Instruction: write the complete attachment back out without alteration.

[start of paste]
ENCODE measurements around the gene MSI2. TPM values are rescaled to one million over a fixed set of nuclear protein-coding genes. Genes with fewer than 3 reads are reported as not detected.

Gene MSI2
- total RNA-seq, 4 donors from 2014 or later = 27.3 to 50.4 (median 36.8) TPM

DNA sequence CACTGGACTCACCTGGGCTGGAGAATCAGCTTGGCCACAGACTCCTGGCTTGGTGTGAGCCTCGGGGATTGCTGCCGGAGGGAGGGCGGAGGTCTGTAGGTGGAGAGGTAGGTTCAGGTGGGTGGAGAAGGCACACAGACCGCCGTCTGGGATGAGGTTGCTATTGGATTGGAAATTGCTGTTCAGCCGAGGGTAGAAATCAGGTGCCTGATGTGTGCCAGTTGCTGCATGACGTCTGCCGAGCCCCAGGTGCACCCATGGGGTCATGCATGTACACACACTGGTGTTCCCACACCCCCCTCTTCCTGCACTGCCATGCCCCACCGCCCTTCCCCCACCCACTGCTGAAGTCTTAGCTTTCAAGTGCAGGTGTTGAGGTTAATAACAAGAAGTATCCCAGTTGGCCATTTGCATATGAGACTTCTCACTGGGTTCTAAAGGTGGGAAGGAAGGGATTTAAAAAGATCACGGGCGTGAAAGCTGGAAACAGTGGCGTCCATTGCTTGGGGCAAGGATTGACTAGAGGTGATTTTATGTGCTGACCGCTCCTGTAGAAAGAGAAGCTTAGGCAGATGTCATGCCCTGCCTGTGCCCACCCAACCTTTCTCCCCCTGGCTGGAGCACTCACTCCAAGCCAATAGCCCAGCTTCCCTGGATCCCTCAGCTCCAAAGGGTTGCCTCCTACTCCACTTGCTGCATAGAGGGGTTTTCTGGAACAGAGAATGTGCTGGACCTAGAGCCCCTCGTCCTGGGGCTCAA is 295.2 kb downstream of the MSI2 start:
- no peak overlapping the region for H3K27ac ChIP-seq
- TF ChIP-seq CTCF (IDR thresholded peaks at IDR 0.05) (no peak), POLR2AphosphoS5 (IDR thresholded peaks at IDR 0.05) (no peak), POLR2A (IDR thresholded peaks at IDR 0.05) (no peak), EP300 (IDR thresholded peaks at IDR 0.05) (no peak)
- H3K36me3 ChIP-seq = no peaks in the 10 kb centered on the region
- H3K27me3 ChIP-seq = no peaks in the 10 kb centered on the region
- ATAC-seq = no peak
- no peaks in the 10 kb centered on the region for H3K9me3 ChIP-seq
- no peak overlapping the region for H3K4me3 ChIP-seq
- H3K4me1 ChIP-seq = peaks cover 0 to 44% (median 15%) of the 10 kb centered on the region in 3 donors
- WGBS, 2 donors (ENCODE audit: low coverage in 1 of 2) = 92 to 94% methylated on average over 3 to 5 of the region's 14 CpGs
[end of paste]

ENCODE measurements around the gene MSI2. TPM values are rescaled to one million over a fixed set of nuclear protein-coding genes. Genes with fewer than 3 reads are reported as not detected.

Gene MSI2
- total RNA-seq, 4 donors from 2014 or later = 27.3 to 50.4 (median 36.8) TPM

DNA sequence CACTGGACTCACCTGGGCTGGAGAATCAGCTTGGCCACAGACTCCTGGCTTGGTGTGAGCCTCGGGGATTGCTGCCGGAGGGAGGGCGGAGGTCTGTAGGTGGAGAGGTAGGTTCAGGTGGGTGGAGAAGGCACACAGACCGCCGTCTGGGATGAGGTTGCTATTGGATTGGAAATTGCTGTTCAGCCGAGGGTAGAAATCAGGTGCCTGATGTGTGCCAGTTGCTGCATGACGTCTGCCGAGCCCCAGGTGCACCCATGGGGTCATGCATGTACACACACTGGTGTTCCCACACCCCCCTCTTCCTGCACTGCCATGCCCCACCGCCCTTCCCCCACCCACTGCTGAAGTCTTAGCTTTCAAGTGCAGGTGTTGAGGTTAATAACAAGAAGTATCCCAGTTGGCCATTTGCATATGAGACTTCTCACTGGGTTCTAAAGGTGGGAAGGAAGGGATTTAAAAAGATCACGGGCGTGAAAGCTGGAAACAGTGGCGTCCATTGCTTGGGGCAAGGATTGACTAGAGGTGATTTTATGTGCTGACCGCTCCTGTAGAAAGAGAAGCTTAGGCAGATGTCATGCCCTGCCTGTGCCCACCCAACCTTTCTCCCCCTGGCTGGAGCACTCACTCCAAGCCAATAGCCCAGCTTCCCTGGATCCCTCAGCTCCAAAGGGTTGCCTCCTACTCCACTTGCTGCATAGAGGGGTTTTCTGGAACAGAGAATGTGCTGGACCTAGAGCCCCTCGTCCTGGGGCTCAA is 295.2 kb downstream of the MSI2 start:
- no peak overlapping the region for H3K27ac ChIP-seq
- TF ChIP-seq CTCF (IDR thresholded peaks at IDR 0.05) (no peak), POLR2AphosphoS5 (IDR thresholded peaks at IDR 0.05) (no peak), POLR2A (IDR thresholded peaks at IDR 0.05) (no peak), EP300 (IDR thresholded peaks at IDR 0.05) (no peak)
- H3K36me3 ChIP-seq = no peaks in the 10 kb centered on the region
- H3K27me3 ChIP-seq = no peaks in the 10 kb centered on the region
- ATAC-seq = no peak
- no peaks in the 10 kb centered on the region for H3K9me3 ChIP-seq
- no peak overlapping the region for H3K4me3 ChIP-seq
- H3K4me1 ChIP-seq = peaks cover 0 to 44% (median 15%) of the 10 kb centered on the region in 3 donors
- WGBS, 2 donors (ENCODE audit: low coverage in 1 of 2) = 92 to 94% methylated on average over 3 to 5 of the region's 14 CpGs